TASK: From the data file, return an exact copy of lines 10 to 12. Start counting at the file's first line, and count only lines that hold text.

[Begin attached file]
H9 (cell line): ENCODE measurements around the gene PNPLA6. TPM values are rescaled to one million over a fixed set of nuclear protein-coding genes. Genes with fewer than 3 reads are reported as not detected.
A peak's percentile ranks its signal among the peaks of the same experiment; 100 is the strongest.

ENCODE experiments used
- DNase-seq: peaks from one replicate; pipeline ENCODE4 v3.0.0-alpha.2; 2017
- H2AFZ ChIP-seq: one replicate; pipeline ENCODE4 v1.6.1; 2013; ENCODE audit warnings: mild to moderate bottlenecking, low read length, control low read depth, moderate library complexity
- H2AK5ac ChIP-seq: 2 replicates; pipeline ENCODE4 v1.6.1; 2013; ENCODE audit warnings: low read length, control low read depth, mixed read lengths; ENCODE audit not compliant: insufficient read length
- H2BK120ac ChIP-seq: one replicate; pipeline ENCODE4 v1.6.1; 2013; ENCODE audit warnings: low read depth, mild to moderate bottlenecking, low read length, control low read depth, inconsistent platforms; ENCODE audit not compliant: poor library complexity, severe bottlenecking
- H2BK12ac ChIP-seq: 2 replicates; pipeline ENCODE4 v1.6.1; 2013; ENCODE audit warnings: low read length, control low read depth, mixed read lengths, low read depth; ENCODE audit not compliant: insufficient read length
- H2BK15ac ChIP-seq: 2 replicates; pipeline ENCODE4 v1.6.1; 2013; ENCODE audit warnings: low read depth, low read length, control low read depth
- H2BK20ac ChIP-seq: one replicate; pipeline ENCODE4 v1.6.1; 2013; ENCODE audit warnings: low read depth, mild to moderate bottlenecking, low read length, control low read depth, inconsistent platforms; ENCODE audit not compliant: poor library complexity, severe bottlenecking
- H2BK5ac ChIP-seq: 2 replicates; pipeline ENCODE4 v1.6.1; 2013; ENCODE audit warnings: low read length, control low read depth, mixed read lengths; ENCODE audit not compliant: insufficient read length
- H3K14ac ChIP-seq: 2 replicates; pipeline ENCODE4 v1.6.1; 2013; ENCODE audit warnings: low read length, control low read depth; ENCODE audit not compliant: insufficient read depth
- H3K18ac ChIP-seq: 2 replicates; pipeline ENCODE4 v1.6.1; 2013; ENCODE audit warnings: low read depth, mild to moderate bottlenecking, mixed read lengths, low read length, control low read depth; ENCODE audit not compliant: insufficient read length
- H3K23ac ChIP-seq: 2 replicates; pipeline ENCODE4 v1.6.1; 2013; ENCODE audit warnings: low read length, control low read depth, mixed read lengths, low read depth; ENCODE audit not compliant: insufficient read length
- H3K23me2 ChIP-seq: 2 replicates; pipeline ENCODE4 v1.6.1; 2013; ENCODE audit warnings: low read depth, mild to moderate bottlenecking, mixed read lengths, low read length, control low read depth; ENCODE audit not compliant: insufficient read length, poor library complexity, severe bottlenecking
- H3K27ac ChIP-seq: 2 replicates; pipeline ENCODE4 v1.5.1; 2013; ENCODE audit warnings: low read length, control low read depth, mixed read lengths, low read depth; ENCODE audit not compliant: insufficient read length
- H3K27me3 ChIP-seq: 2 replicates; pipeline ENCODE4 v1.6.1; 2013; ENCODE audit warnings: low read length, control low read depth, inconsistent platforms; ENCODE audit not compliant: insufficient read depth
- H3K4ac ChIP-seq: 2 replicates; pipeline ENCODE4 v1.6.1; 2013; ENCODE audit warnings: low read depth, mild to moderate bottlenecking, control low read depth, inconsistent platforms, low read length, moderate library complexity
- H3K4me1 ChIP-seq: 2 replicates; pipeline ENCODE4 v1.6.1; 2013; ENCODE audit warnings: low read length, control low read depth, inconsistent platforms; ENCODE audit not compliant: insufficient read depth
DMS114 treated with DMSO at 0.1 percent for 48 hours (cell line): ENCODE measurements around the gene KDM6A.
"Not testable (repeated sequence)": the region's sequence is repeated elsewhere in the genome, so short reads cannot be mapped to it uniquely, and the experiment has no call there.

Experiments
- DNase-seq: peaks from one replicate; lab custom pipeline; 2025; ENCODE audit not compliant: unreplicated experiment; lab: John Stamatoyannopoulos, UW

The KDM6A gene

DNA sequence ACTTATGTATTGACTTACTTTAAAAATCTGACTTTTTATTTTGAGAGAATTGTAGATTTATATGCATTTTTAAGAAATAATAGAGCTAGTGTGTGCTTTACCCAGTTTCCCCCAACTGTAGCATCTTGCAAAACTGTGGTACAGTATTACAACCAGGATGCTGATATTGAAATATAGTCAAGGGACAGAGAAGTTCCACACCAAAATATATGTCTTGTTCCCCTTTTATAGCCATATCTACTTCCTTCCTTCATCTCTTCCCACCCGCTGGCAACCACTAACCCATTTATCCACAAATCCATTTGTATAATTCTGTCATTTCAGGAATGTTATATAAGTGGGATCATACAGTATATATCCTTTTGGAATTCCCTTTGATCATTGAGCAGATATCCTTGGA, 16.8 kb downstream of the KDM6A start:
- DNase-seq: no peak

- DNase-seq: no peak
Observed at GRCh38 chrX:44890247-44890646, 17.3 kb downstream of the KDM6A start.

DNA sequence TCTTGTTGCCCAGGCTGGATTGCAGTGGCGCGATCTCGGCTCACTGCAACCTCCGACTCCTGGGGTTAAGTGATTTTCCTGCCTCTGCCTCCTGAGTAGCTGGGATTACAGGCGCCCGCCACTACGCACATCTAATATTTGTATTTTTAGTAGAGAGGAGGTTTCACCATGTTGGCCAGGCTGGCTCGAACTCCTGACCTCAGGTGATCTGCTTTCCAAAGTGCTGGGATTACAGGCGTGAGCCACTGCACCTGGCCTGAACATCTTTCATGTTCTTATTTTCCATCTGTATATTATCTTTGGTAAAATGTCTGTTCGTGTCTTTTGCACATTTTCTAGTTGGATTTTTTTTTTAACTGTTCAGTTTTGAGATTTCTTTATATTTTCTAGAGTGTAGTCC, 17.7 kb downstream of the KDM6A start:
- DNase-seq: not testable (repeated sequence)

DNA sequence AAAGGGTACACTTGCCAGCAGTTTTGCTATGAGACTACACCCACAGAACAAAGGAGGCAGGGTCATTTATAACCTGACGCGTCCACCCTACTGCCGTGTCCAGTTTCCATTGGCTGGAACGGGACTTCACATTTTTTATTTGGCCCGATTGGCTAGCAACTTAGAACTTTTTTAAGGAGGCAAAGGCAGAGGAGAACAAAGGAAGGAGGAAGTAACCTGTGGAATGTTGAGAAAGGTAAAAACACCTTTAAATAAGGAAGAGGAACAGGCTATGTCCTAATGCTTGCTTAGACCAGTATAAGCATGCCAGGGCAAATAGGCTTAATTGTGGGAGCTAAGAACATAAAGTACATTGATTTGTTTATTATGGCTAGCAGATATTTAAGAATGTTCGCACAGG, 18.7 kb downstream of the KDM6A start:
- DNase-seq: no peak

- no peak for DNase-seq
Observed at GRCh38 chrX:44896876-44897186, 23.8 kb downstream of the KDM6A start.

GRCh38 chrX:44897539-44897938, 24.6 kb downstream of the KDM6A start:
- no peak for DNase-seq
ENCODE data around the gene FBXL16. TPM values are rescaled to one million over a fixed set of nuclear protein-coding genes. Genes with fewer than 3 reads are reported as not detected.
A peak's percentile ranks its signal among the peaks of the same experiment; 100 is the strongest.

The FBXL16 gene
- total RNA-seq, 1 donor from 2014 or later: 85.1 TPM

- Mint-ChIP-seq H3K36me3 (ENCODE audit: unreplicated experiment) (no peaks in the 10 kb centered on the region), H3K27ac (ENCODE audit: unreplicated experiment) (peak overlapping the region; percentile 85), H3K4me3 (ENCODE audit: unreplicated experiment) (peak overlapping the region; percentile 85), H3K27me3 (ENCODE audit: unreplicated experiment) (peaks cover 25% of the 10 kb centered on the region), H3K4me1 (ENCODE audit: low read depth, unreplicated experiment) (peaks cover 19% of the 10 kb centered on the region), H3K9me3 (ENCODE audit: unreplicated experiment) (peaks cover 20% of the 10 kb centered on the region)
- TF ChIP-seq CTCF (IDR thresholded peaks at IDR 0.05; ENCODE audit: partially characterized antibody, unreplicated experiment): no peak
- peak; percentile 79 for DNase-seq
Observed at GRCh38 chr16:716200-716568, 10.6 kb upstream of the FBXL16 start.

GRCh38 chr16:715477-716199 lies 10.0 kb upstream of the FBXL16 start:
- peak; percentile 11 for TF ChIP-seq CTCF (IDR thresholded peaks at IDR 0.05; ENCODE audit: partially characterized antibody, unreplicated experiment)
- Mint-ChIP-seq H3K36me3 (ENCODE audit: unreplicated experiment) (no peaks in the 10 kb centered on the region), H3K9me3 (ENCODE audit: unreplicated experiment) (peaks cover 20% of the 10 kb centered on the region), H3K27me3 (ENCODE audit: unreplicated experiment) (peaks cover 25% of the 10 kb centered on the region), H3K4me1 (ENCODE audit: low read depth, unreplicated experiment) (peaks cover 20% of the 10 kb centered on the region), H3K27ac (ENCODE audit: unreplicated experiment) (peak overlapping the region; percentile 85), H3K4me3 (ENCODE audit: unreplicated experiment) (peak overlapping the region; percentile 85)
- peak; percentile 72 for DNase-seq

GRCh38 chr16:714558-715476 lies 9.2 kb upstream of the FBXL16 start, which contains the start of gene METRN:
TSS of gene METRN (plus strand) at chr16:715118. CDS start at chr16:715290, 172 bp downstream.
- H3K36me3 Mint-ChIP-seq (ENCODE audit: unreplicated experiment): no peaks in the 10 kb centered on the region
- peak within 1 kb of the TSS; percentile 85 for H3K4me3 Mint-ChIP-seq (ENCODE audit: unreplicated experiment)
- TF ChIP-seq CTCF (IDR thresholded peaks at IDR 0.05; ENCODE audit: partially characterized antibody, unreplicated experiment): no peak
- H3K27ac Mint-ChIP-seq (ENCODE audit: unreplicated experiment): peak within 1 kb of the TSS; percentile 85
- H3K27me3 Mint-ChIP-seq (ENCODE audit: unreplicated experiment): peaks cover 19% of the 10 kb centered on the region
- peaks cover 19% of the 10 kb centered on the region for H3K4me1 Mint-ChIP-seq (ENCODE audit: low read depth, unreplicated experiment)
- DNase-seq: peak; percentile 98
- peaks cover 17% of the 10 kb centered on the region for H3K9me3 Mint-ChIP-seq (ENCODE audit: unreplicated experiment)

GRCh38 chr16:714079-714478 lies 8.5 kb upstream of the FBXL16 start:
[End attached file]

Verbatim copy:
- H2BK20ac ChIP-seq: one replicate; pipeline ENCODE4 v1.6.1; 2013; ENCODE audit warnings: low read depth, mild to moderate bottlenecking, low read length, control low read depth, inconsistent platforms; ENCODE audit not compliant: poor library complexity, severe bottlenecking
- H2BK5ac ChIP-seq: 2 replicates; pipeline ENCODE4 v1.6.1; 2013; ENCODE audit warnings: low read length, control low read depth, mixed read lengths; ENCODE audit not compliant: insufficient read length
- H3K14ac ChIP-seq: 2 replicates; pipeline ENCODE4 v1.6.1; 2013; ENCODE audit warnings: low read length, control low read depth; ENCODE audit not compliant: insufficient read depth